Audit Survival 101

Date Published: November 15 2013

A Successful Game Plan and Strategy Wins Audits

If you have ever spent time playing board games like Chess, Battleship and Scrabble, you know how important it is to think strategically. It is human nature to want one-upmanship, beat your rival and succeed. Understanding your opponent and the game board provides important strategic advantages. This psychological “survivor-like” warfare exists in the durable medical industry.


The Centers for Medicare and Medicaid Services (CMS) provides auditors with a playbook to use when they are reviewing patient records. In that playbook, if a CMS rule states that “something” must be documented, then it must. Auditors are not allowed to make assumptions and they cannot fill in the blanks. One scenario I came across recently was that an Occupational Therapist (OT) ruled out the use of a cane and a walker and although the referring physician endorsed the OT’s notes, according to the CMS playbook the physician should have ruled out the use of a cane and walker in his face-to-face evaluation. It doesn’t matter that the patient is a complete quadriplegic and only has use of his fingers. It’s obvious that the patient cannot use a cane, walker or manual wheelchair. In this case a simple statement from the referring physician would be sufficient to keep the DME provider in the game, such as "The patient is unable to use a cane, walker and manual wheelchair secondary to C4 SCI quadriplegia; patient only has use of his fingers."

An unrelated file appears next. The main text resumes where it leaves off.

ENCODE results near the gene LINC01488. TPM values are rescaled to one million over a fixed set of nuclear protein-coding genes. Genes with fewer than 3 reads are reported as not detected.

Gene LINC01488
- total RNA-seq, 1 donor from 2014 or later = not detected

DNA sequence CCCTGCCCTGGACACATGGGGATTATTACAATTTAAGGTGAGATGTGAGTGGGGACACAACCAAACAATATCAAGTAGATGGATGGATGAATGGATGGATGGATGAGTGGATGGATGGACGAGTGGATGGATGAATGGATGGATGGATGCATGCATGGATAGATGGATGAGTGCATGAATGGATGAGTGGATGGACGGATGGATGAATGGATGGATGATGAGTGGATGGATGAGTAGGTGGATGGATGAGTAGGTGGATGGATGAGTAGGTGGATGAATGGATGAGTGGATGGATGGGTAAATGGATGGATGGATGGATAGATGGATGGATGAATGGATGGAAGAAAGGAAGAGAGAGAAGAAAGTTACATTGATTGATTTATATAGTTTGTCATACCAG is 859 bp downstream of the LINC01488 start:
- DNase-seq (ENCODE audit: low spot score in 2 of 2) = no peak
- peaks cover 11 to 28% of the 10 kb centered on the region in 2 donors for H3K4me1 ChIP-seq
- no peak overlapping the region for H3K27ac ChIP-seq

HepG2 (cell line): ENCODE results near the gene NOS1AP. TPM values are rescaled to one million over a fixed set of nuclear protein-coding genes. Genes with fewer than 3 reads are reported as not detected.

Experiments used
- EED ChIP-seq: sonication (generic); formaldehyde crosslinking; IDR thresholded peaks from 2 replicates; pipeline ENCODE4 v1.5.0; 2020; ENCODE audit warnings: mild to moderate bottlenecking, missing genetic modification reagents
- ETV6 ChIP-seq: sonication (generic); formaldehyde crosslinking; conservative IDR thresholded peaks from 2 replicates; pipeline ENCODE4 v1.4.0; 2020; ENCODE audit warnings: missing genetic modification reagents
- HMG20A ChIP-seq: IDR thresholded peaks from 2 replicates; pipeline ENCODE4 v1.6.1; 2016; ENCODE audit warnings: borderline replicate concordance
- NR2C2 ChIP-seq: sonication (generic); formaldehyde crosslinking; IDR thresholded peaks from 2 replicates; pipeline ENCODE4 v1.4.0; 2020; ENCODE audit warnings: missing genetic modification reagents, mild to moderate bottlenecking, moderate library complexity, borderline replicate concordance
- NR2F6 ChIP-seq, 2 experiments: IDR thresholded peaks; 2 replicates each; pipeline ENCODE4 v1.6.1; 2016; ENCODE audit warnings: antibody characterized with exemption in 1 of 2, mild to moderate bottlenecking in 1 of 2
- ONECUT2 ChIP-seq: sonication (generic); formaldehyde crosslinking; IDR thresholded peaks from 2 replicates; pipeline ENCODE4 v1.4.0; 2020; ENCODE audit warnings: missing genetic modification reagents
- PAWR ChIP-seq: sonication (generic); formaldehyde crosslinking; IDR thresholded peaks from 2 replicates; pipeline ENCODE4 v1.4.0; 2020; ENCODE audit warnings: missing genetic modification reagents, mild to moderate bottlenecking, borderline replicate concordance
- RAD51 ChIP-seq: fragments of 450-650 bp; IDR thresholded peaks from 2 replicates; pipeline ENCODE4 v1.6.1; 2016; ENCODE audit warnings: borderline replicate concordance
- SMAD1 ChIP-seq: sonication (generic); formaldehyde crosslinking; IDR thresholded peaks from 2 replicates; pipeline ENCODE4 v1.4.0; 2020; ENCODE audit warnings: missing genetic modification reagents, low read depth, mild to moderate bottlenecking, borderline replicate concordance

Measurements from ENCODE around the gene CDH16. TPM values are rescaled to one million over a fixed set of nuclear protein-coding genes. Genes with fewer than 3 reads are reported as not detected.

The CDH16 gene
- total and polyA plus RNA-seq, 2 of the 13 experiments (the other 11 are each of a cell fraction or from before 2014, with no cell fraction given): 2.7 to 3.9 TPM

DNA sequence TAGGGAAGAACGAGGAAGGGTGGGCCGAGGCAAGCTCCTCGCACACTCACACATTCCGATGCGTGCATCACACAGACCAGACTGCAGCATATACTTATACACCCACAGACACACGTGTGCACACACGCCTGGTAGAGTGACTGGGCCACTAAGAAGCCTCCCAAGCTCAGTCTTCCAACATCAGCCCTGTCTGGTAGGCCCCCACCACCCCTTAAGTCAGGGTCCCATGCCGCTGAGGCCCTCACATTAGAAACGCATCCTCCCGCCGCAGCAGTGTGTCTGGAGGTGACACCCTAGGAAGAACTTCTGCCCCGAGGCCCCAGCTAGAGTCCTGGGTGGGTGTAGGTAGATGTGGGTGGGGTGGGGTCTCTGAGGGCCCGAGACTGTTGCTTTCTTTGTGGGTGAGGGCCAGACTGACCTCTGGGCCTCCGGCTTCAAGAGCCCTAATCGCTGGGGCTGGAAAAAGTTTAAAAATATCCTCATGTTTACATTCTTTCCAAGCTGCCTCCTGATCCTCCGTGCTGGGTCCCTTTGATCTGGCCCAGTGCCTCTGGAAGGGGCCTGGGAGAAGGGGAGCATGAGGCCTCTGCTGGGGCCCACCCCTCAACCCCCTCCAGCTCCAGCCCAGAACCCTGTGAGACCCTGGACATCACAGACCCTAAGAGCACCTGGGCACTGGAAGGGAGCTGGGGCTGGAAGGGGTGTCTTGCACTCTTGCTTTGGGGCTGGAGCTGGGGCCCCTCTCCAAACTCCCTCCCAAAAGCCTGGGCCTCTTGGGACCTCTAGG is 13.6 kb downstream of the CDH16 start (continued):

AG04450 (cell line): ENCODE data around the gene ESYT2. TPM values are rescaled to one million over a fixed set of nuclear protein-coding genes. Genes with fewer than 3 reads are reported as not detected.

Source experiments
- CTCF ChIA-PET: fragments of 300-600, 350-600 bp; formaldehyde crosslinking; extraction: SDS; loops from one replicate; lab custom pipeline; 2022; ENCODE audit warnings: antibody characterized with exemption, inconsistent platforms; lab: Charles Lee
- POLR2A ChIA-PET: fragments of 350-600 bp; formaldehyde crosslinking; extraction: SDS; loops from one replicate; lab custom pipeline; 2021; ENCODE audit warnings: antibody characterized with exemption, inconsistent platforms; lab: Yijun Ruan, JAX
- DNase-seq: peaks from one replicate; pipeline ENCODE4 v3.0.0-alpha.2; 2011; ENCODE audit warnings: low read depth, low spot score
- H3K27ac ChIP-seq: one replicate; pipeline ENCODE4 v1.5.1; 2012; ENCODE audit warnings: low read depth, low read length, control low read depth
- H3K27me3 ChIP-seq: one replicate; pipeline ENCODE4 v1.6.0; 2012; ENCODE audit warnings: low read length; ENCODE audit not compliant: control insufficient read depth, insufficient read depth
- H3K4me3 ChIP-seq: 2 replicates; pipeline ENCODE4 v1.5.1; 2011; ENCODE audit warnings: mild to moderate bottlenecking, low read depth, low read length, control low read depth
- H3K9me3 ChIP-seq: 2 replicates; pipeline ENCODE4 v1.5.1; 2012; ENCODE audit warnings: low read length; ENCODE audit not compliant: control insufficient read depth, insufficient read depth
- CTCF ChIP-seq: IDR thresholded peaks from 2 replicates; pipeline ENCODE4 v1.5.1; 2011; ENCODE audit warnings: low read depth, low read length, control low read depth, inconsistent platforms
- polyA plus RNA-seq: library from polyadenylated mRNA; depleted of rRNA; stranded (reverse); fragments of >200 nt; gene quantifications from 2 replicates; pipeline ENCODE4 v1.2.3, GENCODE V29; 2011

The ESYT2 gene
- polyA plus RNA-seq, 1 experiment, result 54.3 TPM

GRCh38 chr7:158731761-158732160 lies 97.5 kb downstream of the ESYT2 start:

In the respiratory arena, physicians must document which alternative treatments have been tried and proven ineffective prior to ordering home oxygen. However, in the case of a chronic obstructive pulmonary disease (COPD) patient, a statement such as "all other treatments for COPD have proven ineffective and home oxygen has been ordered" doesn't meet the CMS playbook rules. The referring physician needs to provide detailed information, such as "Bronchodilator-ipratropium and Arformoterol and Fluticasone were effective for a short while. A combination of Adair and Symbiotic were also tried prior to starting the patient on Phosphideesters-4, the results were moderate and exacerbation still present. Patient also experienced significant weight loss of 10 pounds.  Oxygen therapy has been ordered as part of my treatment for COPD. Oxygen therapy has been ordered to increase the patient’s ability to participate in activities of daily living (ADLs) and improve quality of life.”